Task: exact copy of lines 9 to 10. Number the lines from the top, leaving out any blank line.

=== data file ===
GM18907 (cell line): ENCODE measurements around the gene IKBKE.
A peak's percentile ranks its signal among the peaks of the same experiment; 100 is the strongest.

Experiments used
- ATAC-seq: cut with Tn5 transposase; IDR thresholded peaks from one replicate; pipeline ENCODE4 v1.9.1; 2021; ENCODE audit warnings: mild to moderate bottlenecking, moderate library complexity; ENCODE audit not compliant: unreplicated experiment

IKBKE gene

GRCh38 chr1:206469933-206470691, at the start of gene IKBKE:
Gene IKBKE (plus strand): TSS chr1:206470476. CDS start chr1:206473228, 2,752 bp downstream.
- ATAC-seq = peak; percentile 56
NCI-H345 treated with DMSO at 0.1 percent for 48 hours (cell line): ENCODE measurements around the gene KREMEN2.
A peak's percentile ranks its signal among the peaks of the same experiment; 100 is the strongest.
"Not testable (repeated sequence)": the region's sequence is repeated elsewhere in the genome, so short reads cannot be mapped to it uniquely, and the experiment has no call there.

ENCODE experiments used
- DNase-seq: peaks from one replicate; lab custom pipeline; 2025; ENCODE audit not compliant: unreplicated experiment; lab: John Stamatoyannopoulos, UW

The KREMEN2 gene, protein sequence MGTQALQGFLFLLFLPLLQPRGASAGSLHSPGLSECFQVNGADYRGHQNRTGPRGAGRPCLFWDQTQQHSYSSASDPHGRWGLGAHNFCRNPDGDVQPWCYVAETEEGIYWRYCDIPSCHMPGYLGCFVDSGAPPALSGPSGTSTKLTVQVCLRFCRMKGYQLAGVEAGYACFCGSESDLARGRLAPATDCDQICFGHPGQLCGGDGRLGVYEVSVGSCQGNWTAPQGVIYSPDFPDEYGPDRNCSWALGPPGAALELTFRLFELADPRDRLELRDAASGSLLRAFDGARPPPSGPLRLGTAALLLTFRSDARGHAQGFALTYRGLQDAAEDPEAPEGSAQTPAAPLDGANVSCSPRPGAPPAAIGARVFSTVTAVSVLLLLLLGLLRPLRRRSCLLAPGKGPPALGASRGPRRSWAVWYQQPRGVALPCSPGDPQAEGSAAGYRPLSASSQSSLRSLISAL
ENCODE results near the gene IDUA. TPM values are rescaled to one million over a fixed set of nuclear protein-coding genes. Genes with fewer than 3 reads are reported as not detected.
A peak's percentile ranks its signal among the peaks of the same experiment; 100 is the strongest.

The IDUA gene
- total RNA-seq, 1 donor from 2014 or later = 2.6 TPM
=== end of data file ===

NCI-H345 treated with DMSO at 0.1 percent for 48 hours (cell line): ENCODE measurements around the gene KREMEN2.
A peak's percentile ranks its signal among the peaks of the same experiment; 100 is the strongest.